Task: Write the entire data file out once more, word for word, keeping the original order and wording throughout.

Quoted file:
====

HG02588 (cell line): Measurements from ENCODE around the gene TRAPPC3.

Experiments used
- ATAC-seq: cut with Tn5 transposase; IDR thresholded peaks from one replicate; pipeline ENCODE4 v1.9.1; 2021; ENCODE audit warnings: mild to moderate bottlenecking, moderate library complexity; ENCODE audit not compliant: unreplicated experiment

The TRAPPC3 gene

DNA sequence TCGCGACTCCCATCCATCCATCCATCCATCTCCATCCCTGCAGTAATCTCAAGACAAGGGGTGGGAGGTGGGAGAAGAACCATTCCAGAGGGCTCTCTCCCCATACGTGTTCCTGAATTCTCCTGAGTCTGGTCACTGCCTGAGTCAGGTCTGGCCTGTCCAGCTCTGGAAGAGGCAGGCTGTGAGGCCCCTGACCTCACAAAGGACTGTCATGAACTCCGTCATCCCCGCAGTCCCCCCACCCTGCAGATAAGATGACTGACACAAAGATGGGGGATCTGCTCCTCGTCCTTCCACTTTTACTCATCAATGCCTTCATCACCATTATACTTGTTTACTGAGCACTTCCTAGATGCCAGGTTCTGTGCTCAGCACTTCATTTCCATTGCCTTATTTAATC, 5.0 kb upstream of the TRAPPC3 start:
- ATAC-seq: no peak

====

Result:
HG02588 (cell line): Measurements from ENCODE around the gene TRAPPC3.

Experiments used
- ATAC-seq: cut with Tn5 transposase; IDR thresholded peaks from one replicate; pipeline ENCODE4 v1.9.1; 2021; ENCODE audit warnings: mild to moderate bottlenecking, moderate library complexity; ENCODE audit not compliant: unreplicated experiment

The TRAPPC3 gene

DNA sequence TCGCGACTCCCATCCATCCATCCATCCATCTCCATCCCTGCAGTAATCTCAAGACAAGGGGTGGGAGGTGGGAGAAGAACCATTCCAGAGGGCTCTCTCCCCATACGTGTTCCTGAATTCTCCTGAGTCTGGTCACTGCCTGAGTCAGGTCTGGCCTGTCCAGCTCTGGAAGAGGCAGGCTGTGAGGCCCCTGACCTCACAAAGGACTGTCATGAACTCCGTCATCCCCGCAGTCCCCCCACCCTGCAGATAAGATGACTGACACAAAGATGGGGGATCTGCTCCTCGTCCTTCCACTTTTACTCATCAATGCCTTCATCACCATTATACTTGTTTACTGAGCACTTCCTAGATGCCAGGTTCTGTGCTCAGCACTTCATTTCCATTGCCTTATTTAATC, 5.0 kb upstream of the TRAPPC3 start:
- ATAC-seq: no peak